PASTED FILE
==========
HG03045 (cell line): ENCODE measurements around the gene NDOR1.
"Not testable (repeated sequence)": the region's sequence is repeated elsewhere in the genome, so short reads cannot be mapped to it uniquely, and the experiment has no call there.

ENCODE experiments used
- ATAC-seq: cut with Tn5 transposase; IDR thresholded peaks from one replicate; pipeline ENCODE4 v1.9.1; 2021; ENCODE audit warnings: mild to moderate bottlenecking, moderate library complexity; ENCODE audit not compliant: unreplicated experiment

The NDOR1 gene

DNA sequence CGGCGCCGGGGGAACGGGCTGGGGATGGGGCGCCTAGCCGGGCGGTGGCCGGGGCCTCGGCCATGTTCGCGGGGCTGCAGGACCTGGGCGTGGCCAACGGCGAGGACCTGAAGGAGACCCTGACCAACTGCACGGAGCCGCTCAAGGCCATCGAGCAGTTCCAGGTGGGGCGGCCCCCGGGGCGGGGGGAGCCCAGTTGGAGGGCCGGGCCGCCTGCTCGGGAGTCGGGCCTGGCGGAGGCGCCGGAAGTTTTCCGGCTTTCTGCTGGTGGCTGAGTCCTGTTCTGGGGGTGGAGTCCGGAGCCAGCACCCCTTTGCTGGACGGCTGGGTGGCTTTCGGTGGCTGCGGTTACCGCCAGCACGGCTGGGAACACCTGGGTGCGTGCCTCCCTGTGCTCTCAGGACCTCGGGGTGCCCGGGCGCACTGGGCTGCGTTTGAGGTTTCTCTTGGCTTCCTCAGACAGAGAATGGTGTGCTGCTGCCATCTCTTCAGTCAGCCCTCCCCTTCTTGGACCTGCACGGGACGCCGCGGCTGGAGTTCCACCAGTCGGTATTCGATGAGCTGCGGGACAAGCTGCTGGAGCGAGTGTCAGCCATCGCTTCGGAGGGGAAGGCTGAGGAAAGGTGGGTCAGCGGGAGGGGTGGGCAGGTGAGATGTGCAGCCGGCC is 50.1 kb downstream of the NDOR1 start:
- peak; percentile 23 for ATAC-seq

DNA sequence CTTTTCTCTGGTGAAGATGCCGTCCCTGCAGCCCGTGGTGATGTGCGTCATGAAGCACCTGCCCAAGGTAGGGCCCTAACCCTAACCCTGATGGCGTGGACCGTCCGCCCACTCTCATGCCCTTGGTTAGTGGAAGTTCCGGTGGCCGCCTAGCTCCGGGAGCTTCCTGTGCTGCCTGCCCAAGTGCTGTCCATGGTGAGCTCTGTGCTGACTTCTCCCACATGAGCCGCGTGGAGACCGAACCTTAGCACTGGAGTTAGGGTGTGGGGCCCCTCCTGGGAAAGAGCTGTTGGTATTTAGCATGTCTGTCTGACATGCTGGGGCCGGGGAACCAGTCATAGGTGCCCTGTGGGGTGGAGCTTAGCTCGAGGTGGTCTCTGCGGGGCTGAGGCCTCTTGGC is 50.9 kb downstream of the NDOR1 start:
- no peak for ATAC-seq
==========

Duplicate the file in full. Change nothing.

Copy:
HG03045 (cell line): ENCODE measurements around the gene NDOR1.
"Not testable (repeated sequence)": the region's sequence is repeated elsewhere in the genome, so short reads cannot be mapped to it uniquely, and the experiment has no call there.

ENCODE experiments used
- ATAC-seq: cut with Tn5 transposase; IDR thresholded peaks from one replicate; pipeline ENCODE4 v1.9.1; 2021; ENCODE audit warnings: mild to moderate bottlenecking, moderate library complexity; ENCODE audit not compliant: unreplicated experiment

The NDOR1 gene

DNA sequence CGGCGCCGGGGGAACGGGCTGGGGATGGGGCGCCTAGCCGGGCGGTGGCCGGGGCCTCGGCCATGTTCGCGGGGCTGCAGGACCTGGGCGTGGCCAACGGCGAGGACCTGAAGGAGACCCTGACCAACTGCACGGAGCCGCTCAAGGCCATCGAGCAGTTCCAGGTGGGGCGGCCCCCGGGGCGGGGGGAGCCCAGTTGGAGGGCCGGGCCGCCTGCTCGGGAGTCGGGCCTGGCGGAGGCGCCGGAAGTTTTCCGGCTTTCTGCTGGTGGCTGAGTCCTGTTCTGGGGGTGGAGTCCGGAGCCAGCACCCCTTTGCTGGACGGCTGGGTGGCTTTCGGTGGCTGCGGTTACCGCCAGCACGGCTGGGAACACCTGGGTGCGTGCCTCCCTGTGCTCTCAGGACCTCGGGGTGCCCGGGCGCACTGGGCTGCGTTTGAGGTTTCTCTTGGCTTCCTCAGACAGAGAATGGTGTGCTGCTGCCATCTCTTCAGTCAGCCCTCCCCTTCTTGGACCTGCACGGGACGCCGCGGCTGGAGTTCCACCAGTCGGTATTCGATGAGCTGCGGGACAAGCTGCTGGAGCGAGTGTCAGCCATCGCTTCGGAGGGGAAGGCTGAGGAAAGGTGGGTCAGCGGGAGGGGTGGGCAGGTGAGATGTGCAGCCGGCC is 50.1 kb downstream of the NDOR1 start:
- peak; percentile 23 for ATAC-seq

DNA sequence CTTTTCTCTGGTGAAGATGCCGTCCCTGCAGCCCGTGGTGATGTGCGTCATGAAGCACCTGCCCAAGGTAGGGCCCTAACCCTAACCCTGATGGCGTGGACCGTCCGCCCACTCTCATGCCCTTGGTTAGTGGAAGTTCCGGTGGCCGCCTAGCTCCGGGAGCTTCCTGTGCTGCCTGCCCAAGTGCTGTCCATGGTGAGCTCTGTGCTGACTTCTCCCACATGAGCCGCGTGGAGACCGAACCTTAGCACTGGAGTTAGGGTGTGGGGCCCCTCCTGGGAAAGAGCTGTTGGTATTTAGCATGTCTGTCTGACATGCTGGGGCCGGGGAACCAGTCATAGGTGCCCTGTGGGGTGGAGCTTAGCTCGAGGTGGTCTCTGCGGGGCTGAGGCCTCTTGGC is 50.9 kb downstream of the NDOR1 start:
- no peak for ATAC-seq